Morgan Stanley reckons that if the primary fiscal deficit remains at 1.2% of GDP, public debt will fall to less than 60% of GDP by 2027, from 69% now. "This leads to a crowding in of private investments with a positive impact on interest rates and inflation," it adds. And as the GST is managed through an online network, taxpayers—both people and businesses—can easily share their income data with potential lenders, allowing creditors to better assess borrower risks and price them more accurately.
Real-time payments systems have been developed that can link biometrically identified, Internet-connected people with remote bank accounts to vendors of goods and services, allowing for immediate customer-to-customer and customer-to-machine transactions, signed with digital signatures. No physical infrastructure beyond a smart phone needed.
The initiatives, Morgan Stanley says, "have ‘digitized' India and brought the country to an inflection point in terms of growth, with a concomitant impact on stock returns, financial sector dynamics, consumption growth and e-commerce activity."
The sectors poised to benefit the most are consumer-oriented and financials. Total online shoppers in India are set to skyrocket from 60 million to 475 million in 2027, while online retail as a percentage of total retail will grow even faster, from 2.2% today to 12.1% in a decade. Unsurprisingly, Amazon, Alibaba and Naspers have been aggressively investing billions of dollars in India. Morgan Stanley figures Softbank alone has invested some $46 billion in local e-commerce and on-line payments, ride-hailing, and real estate platforms.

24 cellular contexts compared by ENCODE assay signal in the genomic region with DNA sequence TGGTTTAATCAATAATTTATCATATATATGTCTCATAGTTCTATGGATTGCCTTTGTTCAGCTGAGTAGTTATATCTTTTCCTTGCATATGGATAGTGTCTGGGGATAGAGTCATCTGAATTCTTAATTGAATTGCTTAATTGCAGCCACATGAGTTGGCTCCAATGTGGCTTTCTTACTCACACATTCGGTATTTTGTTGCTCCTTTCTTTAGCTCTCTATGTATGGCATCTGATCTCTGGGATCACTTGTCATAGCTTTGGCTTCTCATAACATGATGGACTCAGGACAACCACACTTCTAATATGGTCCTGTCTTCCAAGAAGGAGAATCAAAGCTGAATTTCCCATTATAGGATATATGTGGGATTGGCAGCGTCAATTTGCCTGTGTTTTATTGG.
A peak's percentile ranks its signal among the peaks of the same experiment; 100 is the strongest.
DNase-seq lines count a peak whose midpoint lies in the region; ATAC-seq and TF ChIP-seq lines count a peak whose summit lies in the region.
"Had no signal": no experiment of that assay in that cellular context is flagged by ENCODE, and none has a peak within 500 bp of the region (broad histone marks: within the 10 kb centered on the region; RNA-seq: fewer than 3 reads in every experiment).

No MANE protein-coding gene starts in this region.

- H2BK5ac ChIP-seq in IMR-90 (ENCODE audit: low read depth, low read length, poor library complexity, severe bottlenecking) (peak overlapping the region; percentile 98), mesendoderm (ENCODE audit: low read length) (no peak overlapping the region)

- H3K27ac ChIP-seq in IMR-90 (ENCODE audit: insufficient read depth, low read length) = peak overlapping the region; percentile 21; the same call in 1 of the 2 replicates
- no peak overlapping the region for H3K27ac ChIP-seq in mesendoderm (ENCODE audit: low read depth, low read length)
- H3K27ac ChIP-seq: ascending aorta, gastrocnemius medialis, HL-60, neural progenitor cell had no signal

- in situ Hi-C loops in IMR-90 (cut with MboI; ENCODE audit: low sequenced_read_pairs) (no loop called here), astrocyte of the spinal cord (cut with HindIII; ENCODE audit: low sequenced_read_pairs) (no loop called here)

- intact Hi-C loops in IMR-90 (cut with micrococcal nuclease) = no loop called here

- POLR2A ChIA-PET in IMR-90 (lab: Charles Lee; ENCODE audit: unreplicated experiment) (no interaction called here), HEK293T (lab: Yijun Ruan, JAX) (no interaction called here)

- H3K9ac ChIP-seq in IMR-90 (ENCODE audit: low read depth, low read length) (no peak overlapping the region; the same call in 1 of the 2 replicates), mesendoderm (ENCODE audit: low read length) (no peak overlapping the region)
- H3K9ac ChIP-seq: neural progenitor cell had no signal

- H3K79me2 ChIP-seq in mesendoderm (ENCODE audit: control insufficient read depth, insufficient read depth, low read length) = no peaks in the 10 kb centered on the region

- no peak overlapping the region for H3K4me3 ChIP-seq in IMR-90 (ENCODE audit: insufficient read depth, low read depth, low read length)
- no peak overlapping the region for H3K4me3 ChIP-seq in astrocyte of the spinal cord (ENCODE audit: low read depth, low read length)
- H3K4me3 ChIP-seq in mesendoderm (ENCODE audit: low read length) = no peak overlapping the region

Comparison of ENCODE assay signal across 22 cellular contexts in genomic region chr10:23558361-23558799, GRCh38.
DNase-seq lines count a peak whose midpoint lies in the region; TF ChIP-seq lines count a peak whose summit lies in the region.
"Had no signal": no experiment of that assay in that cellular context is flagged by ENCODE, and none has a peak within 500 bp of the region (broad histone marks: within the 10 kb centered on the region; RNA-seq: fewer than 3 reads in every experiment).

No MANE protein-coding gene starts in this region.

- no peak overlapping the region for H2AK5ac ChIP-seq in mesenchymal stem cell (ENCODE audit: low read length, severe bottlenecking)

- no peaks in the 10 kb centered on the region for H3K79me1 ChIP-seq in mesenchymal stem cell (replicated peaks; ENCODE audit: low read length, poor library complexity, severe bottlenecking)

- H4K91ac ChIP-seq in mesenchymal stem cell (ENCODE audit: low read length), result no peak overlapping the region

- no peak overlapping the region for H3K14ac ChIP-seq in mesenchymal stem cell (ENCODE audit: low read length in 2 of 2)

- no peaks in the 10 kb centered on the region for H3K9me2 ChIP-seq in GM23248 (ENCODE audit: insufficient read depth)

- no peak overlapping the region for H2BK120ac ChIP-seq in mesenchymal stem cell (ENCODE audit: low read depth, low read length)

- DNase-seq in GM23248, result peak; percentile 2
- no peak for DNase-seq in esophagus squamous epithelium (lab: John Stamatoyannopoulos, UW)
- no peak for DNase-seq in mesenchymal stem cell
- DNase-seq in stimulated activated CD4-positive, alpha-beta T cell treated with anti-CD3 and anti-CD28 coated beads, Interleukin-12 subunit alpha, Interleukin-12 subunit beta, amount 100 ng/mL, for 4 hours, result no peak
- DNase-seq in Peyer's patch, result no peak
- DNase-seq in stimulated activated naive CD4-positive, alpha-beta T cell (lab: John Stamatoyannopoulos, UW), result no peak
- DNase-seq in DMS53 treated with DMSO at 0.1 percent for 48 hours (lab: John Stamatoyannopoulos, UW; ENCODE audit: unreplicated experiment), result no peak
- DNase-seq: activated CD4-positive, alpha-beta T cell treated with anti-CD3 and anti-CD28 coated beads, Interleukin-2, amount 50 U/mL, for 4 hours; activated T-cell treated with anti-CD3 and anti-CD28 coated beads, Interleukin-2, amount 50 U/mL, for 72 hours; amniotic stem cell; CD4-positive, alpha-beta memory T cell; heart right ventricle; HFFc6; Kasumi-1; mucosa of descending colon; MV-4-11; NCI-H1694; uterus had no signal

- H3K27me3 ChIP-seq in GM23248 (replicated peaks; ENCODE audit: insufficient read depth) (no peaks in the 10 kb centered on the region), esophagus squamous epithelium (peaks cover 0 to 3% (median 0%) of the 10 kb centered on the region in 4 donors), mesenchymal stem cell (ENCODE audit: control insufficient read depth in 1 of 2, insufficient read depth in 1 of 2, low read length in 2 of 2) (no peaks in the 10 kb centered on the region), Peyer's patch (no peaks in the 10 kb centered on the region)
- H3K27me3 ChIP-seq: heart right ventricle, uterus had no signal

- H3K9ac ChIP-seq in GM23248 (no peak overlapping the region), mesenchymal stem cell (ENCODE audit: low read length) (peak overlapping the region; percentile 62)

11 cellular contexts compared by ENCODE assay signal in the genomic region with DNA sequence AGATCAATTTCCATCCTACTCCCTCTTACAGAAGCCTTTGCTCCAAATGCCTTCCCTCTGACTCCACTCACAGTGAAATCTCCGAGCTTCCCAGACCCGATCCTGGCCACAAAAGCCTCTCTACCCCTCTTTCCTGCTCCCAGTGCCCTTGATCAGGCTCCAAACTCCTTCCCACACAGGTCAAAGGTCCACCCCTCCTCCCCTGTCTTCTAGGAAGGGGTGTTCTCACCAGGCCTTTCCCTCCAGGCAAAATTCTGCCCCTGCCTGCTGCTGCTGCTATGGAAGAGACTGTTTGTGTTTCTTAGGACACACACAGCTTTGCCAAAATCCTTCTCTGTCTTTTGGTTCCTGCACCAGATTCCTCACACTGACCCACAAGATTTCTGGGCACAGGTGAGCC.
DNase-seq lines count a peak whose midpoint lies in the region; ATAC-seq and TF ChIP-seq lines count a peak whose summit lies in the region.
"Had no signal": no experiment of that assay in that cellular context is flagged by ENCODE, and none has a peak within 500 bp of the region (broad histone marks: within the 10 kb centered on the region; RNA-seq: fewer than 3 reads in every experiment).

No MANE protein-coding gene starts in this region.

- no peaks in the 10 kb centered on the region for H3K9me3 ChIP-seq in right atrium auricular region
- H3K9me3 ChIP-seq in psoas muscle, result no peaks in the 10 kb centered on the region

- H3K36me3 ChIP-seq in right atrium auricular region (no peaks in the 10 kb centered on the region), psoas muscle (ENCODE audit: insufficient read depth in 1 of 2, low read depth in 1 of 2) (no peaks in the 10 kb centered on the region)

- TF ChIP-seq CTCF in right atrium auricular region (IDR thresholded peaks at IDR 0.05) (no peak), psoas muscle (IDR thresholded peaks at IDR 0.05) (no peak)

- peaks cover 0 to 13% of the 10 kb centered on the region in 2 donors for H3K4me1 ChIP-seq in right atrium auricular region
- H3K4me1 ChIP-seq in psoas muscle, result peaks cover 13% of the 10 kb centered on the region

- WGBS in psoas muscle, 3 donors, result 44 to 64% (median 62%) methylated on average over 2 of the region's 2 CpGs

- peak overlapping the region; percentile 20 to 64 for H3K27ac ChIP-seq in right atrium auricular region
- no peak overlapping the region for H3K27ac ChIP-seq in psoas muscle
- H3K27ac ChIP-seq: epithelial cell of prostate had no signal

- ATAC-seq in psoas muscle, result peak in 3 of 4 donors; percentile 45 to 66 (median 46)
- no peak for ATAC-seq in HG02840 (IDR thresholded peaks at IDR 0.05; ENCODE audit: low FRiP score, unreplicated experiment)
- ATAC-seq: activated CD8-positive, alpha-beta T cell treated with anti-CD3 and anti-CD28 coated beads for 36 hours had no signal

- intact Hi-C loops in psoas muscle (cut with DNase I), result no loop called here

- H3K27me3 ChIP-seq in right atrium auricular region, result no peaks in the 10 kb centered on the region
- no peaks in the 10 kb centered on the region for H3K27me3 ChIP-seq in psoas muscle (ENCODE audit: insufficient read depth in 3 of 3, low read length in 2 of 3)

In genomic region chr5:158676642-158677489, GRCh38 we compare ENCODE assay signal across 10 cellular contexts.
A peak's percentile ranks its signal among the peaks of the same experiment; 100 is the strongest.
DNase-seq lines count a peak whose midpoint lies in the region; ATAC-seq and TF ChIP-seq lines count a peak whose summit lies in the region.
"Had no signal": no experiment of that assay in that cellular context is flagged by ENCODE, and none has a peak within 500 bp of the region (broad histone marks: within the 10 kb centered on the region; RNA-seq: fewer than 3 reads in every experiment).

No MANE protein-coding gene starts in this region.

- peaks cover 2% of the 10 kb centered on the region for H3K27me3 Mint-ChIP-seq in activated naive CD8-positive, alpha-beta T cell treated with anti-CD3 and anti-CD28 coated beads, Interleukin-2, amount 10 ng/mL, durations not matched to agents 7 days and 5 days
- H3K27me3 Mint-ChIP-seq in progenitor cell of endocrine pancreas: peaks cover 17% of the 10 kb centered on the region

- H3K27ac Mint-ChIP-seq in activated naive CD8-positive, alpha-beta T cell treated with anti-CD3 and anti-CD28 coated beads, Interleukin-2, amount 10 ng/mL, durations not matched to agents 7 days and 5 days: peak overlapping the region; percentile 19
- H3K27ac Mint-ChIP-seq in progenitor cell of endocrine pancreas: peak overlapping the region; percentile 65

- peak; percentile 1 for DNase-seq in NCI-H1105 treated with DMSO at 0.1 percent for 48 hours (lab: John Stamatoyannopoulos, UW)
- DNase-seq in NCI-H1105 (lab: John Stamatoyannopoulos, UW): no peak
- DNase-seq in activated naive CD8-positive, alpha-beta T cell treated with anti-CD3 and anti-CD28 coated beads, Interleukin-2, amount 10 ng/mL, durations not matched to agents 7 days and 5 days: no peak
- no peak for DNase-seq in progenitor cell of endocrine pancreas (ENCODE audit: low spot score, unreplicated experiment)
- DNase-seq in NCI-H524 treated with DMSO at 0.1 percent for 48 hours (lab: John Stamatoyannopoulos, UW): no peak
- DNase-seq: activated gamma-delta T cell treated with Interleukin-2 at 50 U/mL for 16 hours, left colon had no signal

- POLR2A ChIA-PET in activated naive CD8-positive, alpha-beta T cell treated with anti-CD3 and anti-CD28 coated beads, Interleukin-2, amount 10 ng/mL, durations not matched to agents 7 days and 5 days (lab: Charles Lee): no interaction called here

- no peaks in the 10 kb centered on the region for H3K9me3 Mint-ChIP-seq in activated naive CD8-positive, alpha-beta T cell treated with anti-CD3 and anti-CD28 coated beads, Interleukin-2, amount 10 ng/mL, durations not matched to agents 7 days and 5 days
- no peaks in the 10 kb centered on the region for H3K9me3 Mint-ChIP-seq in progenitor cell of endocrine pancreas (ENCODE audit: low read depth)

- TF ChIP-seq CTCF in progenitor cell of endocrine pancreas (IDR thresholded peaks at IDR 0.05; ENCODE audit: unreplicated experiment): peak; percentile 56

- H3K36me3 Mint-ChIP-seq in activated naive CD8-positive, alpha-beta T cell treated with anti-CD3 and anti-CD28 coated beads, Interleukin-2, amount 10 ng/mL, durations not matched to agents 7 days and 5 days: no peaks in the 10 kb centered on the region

As for the financials, it sees total loans increasing 11 percentage points to 78% of GDP by 2027; total mutual fund assets under management jumping more than ten-fold over the same period; and collected life and general insurance premiums spiking, as well. Fin-tech companies should see exponential growth.
"As digitization takes hold, SMEs (small and medium enterprises) and consumers will have better access to credit, which should help boost domestic demand. Specifically, SMEs will be able to lift their capital spending, thereby raising sustainable growth, while households will be able to increase their discretionary spending," Morgan Stanley says, adding that the country should achieve upper-middle income status by 2027.
India is undertaking a massive social, economic and technological experiment. Linking individuals' identification, bank accounts, tax documentation with digital transaction infrastructure will certainly hit bumps along the way. But the pieces are in place. India is entering the digital age at breakneck speed.
The opportunities for investors are enormous, but not, of course, without risks. At 18.3 times, the BSE Sensex Index's next 12-month price-to-earnings ratio is trading at record-high levels, outside the Global Financial Crisis-valuation blip. Yet a number of companies will still experience huge earnings growth, supporting high and expanding multiples.
Some squeezing their free cash flows to fuel growth today for higher returns tomorrow may not ultimately generate good returns on capital. Others will. Distinguishing correctly between them will determine how much of the anticipated double-digit annual growth in expected returns investors actually realize.